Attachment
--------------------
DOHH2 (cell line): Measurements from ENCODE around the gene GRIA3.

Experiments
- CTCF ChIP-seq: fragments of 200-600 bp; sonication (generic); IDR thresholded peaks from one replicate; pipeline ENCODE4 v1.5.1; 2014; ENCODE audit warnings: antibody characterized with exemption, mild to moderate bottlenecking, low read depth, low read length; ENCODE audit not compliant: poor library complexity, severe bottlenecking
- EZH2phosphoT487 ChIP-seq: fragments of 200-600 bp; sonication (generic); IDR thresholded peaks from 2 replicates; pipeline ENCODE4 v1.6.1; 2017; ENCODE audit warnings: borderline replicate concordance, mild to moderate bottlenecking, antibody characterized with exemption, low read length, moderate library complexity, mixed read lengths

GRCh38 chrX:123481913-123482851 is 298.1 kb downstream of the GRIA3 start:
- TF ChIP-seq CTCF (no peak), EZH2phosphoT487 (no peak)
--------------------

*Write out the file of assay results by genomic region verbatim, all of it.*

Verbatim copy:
DOHH2 (cell line): Measurements from ENCODE around the gene GRIA3.

Experiments
- CTCF ChIP-seq: fragments of 200-600 bp; sonication (generic); IDR thresholded peaks from one replicate; pipeline ENCODE4 v1.5.1; 2014; ENCODE audit warnings: antibody characterized with exemption, mild to moderate bottlenecking, low read depth, low read length; ENCODE audit not compliant: poor library complexity, severe bottlenecking
- EZH2phosphoT487 ChIP-seq: fragments of 200-600 bp; sonication (generic); IDR thresholded peaks from 2 replicates; pipeline ENCODE4 v1.6.1; 2017; ENCODE audit warnings: borderline replicate concordance, mild to moderate bottlenecking, antibody characterized with exemption, low read length, moderate library complexity, mixed read lengths

GRCh38 chrX:123481913-123482851 is 298.1 kb downstream of the GRIA3 start:
- TF ChIP-seq CTCF (no peak), EZH2phosphoT487 (no peak)